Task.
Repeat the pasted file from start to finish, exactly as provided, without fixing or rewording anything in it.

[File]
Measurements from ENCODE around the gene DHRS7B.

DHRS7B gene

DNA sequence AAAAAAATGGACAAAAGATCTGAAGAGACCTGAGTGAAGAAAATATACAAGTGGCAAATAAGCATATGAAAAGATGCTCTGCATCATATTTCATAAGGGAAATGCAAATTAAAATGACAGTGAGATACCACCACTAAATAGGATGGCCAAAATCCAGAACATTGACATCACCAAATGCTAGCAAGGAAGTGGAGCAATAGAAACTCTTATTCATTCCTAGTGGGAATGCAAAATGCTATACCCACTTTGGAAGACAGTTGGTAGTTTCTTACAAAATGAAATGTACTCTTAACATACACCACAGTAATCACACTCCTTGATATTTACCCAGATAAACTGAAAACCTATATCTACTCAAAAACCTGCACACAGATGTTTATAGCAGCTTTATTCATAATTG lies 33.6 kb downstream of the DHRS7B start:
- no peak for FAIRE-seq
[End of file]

Measurements from ENCODE around the gene DHRS7B.

DHRS7B gene

DNA sequence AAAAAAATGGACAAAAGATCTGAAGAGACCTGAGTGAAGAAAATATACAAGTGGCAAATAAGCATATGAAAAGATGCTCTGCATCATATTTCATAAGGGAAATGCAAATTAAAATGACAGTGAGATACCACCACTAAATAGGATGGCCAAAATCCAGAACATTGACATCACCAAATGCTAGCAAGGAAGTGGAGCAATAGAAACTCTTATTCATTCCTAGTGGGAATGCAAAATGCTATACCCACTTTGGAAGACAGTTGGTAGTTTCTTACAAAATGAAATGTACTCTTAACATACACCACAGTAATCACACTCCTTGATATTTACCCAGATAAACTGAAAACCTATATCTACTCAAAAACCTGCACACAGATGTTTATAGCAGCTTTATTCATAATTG lies 33.6 kb downstream of the DHRS7B start:
- no peak for FAIRE-seq